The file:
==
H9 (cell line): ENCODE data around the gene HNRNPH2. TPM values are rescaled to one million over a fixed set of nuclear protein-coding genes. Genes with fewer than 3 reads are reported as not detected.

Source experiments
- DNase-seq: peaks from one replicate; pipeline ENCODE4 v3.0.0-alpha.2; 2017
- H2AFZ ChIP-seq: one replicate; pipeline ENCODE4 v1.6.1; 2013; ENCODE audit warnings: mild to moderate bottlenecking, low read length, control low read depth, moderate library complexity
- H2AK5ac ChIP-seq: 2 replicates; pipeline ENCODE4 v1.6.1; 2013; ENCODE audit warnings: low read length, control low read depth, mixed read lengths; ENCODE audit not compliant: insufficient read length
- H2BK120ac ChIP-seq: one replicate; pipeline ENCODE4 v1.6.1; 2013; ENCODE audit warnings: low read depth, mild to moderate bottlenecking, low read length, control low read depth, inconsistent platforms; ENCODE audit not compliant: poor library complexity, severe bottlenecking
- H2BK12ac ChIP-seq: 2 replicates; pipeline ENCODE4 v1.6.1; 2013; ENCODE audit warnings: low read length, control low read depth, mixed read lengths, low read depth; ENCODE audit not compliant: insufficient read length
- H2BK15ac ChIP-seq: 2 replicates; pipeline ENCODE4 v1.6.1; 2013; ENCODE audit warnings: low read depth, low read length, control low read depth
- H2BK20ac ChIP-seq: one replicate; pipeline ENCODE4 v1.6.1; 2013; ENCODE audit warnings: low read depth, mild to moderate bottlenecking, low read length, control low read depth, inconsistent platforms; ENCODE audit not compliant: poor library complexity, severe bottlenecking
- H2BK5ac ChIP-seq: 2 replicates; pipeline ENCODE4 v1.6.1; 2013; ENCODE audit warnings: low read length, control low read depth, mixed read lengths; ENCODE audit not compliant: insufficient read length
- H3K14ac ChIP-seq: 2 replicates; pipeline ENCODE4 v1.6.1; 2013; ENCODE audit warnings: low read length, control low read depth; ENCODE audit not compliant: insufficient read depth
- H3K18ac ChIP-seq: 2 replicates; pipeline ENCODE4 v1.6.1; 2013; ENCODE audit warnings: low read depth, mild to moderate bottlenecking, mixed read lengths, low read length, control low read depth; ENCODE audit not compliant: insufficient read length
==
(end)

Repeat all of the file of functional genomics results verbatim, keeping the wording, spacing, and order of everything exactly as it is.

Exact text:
H9 (cell line): ENCODE data around the gene HNRNPH2. TPM values are rescaled to one million over a fixed set of nuclear protein-coding genes. Genes with fewer than 3 reads are reported as not detected.

Source experiments
- DNase-seq: peaks from one replicate; pipeline ENCODE4 v3.0.0-alpha.2; 2017
- H2AFZ ChIP-seq: one replicate; pipeline ENCODE4 v1.6.1; 2013; ENCODE audit warnings: mild to moderate bottlenecking, low read length, control low read depth, moderate library complexity
- H2AK5ac ChIP-seq: 2 replicates; pipeline ENCODE4 v1.6.1; 2013; ENCODE audit warnings: low read length, control low read depth, mixed read lengths; ENCODE audit not compliant: insufficient read length
- H2BK120ac ChIP-seq: one replicate; pipeline ENCODE4 v1.6.1; 2013; ENCODE audit warnings: low read depth, mild to moderate bottlenecking, low read length, control low read depth, inconsistent platforms; ENCODE audit not compliant: poor library complexity, severe bottlenecking
- H2BK12ac ChIP-seq: 2 replicates; pipeline ENCODE4 v1.6.1; 2013; ENCODE audit warnings: low read length, control low read depth, mixed read lengths, low read depth; ENCODE audit not compliant: insufficient read length
- H2BK15ac ChIP-seq: 2 replicates; pipeline ENCODE4 v1.6.1; 2013; ENCODE audit warnings: low read depth, low read length, control low read depth
- H2BK20ac ChIP-seq: one replicate; pipeline ENCODE4 v1.6.1; 2013; ENCODE audit warnings: low read depth, mild to moderate bottlenecking, low read length, control low read depth, inconsistent platforms; ENCODE audit not compliant: poor library complexity, severe bottlenecking
- H2BK5ac ChIP-seq: 2 replicates; pipeline ENCODE4 v1.6.1; 2013; ENCODE audit warnings: low read length, control low read depth, mixed read lengths; ENCODE audit not compliant: insufficient read length
- H3K14ac ChIP-seq: 2 replicates; pipeline ENCODE4 v1.6.1; 2013; ENCODE audit warnings: low read length, control low read depth; ENCODE audit not compliant: insufficient read depth
- H3K18ac ChIP-seq: 2 replicates; pipeline ENCODE4 v1.6.1; 2013; ENCODE audit warnings: low read depth, mild to moderate bottlenecking, mixed read lengths, low read length, control low read depth; ENCODE audit not compliant: insufficient read length